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Context Helps Make Commerce Experiences Cool, Not Creepy

individual personalization

The vast majority of retailers are practicing some form of personalization, even at the most fundamental level: welcoming you back to their site by name, recommending products based off of past browsing experience, targeting offers based on search activity. But as data collection systems become more advanced, and personal information becomes more available, can a brand go too far in an effort to capitalize on new customers and just become, well, creepy?

The answer is, yes.

Last week, Buzzfeed published an article called Retail Execs Deem “Personalization” Creepy, Embrace “Relevancy”, a spot-on observation of the cool vs. creepy nature of how personalization has evolved. They discussed the mishaps of brands like Target and Nordstrom, who in recent years have gone so far that they’ve over-personalized experiences, interjecting their brands into consumers’ lives without consent–and ultimately paying the price for it through public shaming by disgruntled shoppers. But as an essential customer loyalty tool, and method for developing brand advocates, personalization is key. Being relevant is imperative. The goal then becomes doing it so expertly that you’re only targeting who you want, when you want, on terms that they agree to, at a rate that they’re comfortable with. But that’s not easy.

Buzzfeed suggests that the market is trending towards replacing this outdated term of “personalization” with “relevancy” -- a more refined and tactical word that sounds sophisticated instead of invasive. The goal of creating a tailored e-commerce experience is the same across the board though, no matter what we call it. At the end of the day, your brand wants your customers to feel like they’re intimately connected to you, on an individual basis, at every touchpoint. You need to get to know your customer over time by developing a unified customer profile; this profile is based on the data you’ve collected about them, across every channel where they can interact with your brand.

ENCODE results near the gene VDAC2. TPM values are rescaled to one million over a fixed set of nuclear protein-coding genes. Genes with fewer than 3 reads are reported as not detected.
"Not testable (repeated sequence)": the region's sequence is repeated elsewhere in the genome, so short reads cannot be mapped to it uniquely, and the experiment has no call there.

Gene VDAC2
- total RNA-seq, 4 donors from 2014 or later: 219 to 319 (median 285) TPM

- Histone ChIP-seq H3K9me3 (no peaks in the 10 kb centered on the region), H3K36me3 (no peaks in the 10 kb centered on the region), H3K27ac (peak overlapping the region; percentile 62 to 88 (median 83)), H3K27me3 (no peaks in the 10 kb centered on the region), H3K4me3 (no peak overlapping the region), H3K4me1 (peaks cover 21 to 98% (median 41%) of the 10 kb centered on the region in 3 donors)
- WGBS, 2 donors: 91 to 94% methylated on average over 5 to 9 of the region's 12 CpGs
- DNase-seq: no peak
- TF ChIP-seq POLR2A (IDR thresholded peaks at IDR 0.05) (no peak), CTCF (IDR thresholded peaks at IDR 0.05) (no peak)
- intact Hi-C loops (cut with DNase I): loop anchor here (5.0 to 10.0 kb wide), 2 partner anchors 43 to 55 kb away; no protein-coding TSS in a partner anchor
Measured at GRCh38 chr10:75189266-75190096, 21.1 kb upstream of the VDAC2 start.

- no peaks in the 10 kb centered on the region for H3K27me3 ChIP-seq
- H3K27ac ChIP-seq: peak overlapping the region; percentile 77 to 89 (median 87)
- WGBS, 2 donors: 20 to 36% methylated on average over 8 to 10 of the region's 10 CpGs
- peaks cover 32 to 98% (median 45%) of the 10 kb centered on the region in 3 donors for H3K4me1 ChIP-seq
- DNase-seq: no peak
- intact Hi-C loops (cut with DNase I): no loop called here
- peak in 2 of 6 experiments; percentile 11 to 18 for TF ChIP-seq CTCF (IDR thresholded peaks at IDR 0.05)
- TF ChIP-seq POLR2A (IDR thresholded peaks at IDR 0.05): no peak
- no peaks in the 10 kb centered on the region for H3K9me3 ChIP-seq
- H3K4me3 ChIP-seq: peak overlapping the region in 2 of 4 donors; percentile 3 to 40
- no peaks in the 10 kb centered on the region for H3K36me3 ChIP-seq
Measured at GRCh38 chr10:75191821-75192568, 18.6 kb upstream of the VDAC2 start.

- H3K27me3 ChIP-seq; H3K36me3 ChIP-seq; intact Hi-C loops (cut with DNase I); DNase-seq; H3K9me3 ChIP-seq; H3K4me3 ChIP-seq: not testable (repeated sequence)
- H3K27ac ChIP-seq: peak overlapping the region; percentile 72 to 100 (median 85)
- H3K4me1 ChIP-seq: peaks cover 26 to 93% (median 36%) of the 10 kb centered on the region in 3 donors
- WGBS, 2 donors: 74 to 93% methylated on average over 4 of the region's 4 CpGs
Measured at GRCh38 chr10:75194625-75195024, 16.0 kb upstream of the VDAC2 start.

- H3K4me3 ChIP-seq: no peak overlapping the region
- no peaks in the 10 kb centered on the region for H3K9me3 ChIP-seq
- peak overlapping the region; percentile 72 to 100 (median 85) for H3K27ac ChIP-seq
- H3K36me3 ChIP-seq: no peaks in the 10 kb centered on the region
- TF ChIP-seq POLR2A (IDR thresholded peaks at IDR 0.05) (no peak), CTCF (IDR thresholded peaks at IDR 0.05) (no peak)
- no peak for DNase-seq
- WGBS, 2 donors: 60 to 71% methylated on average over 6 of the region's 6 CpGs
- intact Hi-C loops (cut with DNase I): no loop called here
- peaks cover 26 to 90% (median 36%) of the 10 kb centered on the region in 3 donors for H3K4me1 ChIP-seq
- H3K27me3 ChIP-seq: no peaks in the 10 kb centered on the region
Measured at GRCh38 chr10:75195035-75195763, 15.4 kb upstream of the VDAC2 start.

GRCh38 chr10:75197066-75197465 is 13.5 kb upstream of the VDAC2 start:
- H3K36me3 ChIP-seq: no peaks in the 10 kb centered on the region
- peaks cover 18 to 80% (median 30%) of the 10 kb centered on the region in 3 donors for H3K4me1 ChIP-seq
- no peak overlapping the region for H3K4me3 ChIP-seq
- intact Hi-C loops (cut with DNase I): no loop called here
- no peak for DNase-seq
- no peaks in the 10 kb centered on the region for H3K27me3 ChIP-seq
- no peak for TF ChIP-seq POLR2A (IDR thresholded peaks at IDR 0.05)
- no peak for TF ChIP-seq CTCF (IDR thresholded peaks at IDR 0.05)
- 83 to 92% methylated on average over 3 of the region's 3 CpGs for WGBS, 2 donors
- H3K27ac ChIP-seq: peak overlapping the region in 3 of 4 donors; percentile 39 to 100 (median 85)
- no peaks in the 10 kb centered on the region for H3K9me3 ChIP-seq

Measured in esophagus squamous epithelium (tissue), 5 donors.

We call this contextualization, which means looking at the context of a purchase -- when and why a customer make their purchase, and not just what they are choosing to buy. If your brand takes just the crucial, non-creepy data you’ve gathered on each customer, and uses that to deliver content and offers within the proper context, then you’ve won the game.

Personalization or relevancy or contextualization or whatever -- you need to know your customers intimately without being intimate, and across all channels without interrupting their daily lives. Then, you need to do all of this without freaking people out and making them scared of or angry at your brand. It’s safer to tread lightly, because you can always tweak and hone an approach with further personalization. Once you’ve gone too far, though, you can’t take it back.

Bottom line: Don’t be a creep.

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